Marty and I watched and listened as the trio gently played their strings. The classical music filled the lobby and the three college students, fixated on their instruments, entertained the frail, broken audience in the sub acute care center. The crowd was largely old and mostly very ill or recovering from being very ill. I sat there in the faux living room and thought about how our somewhat inauspicious introduction to sub-acute care had not necessarily belied the physical and spiritual grace we would find there.
Our first day there had come after a tough stay at a very crowded hospital. When they came to move Marty from the hospital to the new facility we were not suspecting or even looking for grace, we were both simply afraid.
Marty and I were in her hospital room when Big John, a huge man with an irrepressible smile, came and quickly and effortlessly scooped Marty out of her bed and into her wheelchair. I had seen how difficult it was to move Marty at this stage and held my breath, trying to help, trying to stay out of Big John’s way. His smoothness and his grace for such a big man were perfect.
As we made the move from the hospital to sub acute care fear, concern, and emotional exhaustion just flooded both of us. I was afraid of what I did not know, I was afraid because Marty was afraid..
As it turns out Marty’s room wasn’t ready so we had to sit out in a small living room area. The television was on, the sun was coming through the windows but all I could focus on was the overriding, oppressive, sweaty fear. Marty was cold, it was January, so I wrapped her in a blanket and sat as close to her as humanly possible.
It was the start of a three month stay there and a six month ordeal to get her home.
Over the next days and week we found a rhythm and got to know the nursing assistants who were the caregivers, the people on the front line caring for Marty. Knowing the people, knowing the routine didn’t completely dispel the fear, but the routine and rhythm began to help. I spent almost all of my time there with Marty; she was so vulnerable, completely unable to advocate for herself, so I stayed with her or one of our children stayed with her. Marty did not spend one night alone there; someone from her family was always with her. It’s good to have remarkable children.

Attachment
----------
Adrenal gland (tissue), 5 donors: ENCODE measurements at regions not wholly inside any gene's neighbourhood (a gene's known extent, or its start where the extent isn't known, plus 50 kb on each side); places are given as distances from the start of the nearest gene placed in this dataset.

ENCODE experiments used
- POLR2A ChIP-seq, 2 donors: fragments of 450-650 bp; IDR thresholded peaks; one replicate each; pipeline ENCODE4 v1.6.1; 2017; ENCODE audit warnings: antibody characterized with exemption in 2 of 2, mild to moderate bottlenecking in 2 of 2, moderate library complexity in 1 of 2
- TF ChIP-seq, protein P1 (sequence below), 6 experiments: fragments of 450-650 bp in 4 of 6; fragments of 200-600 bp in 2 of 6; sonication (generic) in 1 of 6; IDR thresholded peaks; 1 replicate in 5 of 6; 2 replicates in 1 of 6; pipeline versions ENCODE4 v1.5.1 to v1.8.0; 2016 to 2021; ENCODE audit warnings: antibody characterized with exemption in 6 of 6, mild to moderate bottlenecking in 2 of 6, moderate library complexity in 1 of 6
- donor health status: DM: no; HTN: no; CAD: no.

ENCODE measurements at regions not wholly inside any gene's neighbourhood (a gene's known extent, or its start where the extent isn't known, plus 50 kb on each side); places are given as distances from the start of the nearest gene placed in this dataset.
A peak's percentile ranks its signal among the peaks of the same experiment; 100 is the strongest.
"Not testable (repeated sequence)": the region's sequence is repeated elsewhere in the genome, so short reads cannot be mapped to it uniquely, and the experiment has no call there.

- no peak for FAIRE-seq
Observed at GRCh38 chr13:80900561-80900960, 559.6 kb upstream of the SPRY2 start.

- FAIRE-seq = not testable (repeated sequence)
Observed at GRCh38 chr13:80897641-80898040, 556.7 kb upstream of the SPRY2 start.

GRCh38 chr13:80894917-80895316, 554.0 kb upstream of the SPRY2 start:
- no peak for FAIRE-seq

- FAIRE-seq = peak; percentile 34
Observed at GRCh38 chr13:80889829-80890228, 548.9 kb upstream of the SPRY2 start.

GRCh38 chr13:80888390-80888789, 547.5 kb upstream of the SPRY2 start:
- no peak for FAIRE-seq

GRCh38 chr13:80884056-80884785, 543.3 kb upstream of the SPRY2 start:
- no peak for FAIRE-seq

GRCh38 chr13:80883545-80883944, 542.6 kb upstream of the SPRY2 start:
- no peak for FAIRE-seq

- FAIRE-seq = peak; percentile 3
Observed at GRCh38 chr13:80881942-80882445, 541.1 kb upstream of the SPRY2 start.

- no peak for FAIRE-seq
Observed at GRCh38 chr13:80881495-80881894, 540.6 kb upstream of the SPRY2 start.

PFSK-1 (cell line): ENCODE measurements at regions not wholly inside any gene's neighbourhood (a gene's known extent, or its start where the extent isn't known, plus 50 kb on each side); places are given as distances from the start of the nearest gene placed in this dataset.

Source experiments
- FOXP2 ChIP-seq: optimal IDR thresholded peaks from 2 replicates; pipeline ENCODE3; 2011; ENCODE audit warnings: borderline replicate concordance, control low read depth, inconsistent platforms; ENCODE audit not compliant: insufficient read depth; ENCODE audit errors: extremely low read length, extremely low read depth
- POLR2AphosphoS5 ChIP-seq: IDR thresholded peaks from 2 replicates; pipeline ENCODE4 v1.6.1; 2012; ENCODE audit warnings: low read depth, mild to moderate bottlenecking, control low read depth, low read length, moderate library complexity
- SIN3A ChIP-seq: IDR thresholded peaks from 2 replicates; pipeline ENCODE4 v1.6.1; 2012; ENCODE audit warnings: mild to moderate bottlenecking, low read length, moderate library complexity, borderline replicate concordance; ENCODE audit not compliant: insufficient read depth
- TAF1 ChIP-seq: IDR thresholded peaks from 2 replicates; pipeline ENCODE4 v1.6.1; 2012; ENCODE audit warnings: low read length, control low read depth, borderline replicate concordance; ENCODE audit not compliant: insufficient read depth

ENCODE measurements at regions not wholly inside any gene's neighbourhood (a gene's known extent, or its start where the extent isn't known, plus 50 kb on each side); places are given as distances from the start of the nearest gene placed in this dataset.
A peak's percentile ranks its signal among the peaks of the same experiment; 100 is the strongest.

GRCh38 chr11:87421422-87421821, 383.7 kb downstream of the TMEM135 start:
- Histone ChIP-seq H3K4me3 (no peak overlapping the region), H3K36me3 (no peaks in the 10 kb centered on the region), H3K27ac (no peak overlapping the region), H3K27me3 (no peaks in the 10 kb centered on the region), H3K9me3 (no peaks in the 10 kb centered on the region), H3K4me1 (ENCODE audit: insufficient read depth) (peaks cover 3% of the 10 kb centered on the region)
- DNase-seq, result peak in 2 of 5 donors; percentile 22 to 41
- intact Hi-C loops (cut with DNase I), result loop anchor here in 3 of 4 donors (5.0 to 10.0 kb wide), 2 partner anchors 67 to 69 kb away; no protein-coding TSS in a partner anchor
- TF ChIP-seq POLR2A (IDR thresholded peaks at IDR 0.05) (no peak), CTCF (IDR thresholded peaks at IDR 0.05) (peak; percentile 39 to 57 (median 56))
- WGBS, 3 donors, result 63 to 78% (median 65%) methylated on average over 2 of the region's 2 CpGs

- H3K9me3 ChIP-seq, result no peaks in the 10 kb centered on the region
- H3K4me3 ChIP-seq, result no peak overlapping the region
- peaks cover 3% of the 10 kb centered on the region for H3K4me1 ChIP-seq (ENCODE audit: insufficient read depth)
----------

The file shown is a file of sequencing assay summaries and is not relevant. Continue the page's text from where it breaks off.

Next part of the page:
As I watched the caregivers come in and help care for Marty I caught on quickly to the fact that the more you engaged them, the more they began to see Marty as Marty and not just a patient. We developed a rapport as through their actions they started training me in how I would care for Marty.
Back to the music. What struck me that day as I listened to those artists play their instruments is how similar their artistry was to the caregivers who helped care for Marty. As they moved Marty, as they turned her to bathe her or dress her, as they secured her to help her stand and move to the wheelchair, the best among them were doing it with as much grace and artistry as the musicians playing their instruments.
What I saw in the days, weeks and months at the sub acute care wasn’t always perfect, the lack of perfection drives the need to be there to help advocate for the most vulnerable. What I saw were constant little acts of grace and heroism each day.
I saw the old man come each day to be with his wife who clearly had been hit with a devastating stroke. He was there in the morning before I got there and still there on the days I would leave. His stamina, his desire to be there for his wife was simply astounding.
I saw the really large nursing assistant who came each day when we were there to help clean and dress Marty. I watched as this woman who didn’t appear to be particularly tender talk to Marty in quiet tones as she rolled her back and forth to first put on her shirt and then her pants. To see this woman you would never think of the word grace, to watch her care for Marty it’s what I still think today.
Those men and women who come to your room every day, the men and women who see so many Martys in their career are the people you count on to care for you or your loved ones. Those men and women, when they are good, ply their trade like a practiced cellist, moving with grace, passion and tenderness as the music they make with their work stays running through our minds even today. It makes you want to be graceful.